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BYOD and ITSM: What you need to know

Gerard Norsa | May 6, 2013
Highly functional personal devices are increasingly being adopted as technology tools in enterprise IT environments. This represents yet another challenge for CIOs and senior IT managers trying to use standards and frameworks-based IT service management (ITSM) processes for better governance and business benefits.

"The key thing is to ensure that processes around service request and incident management are still followed," Talbot said. "Mobility just provides easier access to effectively participate in those ITSM processes.

"Companies without in-depth ITSM practices will not realise the benefits of BYOD and it does have the potential to make communication less effective. Companies with ITSM best practices in place will be able to provide employees with accurate information will realise benefits, so BYOD is not a threat but when approached correctly is actually further justification for ITSM best practice."

In 2011, Citrix Systems presented the results of their Bring-Your-Own (BYO) Index which revealed that 92 per cent of IT organisations are aware that employees are using their own devices in the workplace and 94 per cent intend to have a formal BYO policy in place by mid-2013.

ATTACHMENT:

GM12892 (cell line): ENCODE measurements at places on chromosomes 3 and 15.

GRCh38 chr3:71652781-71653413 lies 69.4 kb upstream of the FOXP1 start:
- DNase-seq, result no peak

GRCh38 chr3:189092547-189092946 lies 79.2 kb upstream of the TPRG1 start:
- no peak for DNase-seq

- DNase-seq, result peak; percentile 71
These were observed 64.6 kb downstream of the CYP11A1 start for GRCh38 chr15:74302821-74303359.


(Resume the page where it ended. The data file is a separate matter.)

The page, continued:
Interestingly, the research found that attracting and retaining the highest quality talent, increased worker productivity and mobility and greater employee satisfaction, as well as reducing IT costs, are the primary drivers of BYO adoption.

Macanta's Ferris, agreed with these survey results. She said forward thinking organisations have to allow good quality staff and new generation workers to work on the devices of their choosing.

"Students leaving school and university where they have been able to plug in their own devices are not going to be satisfied if they have to use equipment provided by the employer and that they are not allowed to connect their own devices," Ferris said. "This will be seen as archaic, restrictive and unsatisfactory."

While Dimension Data's Jansen said that metrics around the benefits attainable through the adoption of formal BYOD policies and processes are hard to establish, he still thinks the anecdotal evidence is strong.

"BYOD in isolation will deliver few financial benefits to an organisation other than improved staff satisfaction," Jansen said. "Most CFOs will argue that this is intangible. The effort, cost and complexities generally negate any of the capex savings that might be made.

"However, when BYOD is combined with mobility, the benefits magnify each other. It accelerates the adoption of mobility and removes inflexibility in a mobility strategy. Sometimes these benefits are thought of only in productivity terms, however we have found that there are many more."

According to Jansen, Dimension Data saw benefits in flexibility of workplace and flexible work arrangements which saves costs in physical office space and reduces staff turnover with all its costs.

"IT service continuity and business continuity is improved because people can work anywhere and do anything in the event of natural and other disasters," he said.

"There is better access to corporate information regardless of location and we believe that better decisions are being made as anything and everything is at anyone's fingertips, at any time and on any device.


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